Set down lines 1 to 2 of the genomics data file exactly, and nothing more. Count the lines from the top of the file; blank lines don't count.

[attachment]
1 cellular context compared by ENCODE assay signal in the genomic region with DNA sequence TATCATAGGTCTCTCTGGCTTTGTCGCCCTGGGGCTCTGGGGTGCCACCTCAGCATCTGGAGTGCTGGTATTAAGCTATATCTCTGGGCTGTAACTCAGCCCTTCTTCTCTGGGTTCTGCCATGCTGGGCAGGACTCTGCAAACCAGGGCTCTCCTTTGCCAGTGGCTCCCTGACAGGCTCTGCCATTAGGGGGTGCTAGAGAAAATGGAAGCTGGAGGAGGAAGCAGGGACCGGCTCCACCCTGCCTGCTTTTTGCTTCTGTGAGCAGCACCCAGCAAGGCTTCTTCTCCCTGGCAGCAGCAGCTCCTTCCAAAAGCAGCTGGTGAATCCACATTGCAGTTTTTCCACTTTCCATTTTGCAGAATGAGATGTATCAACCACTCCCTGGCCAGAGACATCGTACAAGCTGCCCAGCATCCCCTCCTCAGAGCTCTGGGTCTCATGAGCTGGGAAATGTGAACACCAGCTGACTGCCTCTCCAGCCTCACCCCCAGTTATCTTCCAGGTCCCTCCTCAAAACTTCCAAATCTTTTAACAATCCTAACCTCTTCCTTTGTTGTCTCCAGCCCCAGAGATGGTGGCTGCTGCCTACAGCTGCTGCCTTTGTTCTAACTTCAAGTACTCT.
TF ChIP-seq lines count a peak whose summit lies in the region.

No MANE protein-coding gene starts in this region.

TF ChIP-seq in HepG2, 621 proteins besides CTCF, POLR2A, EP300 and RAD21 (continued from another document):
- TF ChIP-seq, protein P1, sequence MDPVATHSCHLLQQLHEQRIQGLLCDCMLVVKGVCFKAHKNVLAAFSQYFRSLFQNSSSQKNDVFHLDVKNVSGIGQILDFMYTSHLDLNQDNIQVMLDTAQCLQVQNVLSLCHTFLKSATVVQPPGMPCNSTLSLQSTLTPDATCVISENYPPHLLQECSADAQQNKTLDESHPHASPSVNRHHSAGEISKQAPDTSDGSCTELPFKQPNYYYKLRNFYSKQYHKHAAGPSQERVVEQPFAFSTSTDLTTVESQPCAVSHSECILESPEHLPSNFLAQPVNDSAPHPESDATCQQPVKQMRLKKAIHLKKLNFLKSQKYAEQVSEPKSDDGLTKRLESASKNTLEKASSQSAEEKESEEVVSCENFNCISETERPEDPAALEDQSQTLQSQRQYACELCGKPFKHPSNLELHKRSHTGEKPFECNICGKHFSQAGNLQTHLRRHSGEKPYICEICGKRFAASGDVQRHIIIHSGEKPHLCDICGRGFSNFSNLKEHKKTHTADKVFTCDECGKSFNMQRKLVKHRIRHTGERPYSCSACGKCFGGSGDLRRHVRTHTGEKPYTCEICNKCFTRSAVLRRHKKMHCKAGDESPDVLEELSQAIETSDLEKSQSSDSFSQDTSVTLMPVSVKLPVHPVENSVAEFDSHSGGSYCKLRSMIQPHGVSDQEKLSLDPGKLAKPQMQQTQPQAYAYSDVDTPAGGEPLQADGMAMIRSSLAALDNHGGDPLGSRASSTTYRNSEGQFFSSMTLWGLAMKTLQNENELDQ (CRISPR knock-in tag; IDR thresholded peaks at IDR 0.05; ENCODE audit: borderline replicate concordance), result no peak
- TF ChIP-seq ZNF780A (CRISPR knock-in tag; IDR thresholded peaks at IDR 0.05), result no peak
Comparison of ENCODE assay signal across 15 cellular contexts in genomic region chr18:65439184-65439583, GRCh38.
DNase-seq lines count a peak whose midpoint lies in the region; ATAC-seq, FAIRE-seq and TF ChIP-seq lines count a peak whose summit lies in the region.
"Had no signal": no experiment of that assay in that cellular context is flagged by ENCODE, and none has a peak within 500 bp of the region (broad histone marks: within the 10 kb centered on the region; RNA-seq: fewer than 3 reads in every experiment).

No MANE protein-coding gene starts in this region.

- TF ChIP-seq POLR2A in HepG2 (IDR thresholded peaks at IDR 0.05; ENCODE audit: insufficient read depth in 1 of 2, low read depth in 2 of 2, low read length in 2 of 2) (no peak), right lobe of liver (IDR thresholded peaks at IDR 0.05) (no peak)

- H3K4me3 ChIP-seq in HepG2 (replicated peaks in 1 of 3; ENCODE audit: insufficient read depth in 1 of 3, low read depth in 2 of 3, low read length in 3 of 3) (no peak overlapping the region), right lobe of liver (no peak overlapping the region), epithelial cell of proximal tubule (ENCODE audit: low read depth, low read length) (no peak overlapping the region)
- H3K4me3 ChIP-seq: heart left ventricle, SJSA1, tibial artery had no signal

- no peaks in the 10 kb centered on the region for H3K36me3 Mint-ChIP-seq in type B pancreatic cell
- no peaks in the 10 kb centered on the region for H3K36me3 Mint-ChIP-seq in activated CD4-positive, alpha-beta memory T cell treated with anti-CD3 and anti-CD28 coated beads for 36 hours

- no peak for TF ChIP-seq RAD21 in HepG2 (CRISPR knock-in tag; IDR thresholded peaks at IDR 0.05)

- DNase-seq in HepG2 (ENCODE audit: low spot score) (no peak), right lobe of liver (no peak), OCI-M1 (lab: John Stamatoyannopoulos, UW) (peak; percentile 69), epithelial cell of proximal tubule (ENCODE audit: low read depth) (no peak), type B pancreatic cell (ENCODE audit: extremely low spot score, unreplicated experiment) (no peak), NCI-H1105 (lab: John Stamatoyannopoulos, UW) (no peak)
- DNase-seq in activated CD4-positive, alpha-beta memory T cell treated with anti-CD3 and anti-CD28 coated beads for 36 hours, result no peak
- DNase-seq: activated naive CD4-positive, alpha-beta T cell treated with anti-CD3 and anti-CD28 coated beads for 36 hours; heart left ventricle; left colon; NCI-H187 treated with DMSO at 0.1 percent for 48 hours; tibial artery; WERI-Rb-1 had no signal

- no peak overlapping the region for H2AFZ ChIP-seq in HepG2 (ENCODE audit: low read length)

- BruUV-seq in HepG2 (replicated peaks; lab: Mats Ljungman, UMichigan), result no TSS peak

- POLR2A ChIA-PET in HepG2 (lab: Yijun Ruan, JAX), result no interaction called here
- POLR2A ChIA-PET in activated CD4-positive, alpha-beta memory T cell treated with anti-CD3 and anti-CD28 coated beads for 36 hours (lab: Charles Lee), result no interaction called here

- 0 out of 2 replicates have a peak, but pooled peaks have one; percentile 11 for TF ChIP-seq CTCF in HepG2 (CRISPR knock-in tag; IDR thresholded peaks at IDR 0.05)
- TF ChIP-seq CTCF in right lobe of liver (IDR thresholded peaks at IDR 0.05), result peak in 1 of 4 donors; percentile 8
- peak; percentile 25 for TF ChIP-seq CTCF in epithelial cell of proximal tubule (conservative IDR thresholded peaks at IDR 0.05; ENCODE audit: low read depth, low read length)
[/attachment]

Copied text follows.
1 cellular context compared by ENCODE assay signal in the genomic region with DNA sequence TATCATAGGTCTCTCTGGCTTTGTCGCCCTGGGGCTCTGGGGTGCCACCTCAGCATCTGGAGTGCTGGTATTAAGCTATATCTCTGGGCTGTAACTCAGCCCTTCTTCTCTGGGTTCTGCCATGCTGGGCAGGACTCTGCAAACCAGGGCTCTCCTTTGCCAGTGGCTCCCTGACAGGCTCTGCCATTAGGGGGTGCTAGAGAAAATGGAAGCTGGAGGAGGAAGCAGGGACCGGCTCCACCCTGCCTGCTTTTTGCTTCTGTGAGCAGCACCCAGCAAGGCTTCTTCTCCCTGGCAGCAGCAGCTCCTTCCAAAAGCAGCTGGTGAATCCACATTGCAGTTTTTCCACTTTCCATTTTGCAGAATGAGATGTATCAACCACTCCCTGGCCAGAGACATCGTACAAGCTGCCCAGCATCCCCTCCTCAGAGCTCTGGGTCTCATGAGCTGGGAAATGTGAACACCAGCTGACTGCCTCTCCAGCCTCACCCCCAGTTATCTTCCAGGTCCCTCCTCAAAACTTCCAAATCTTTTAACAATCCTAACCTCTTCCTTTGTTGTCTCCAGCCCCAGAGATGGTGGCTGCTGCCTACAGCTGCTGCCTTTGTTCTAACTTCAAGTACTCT.
TF ChIP-seq lines count a peak whose summit lies in the region.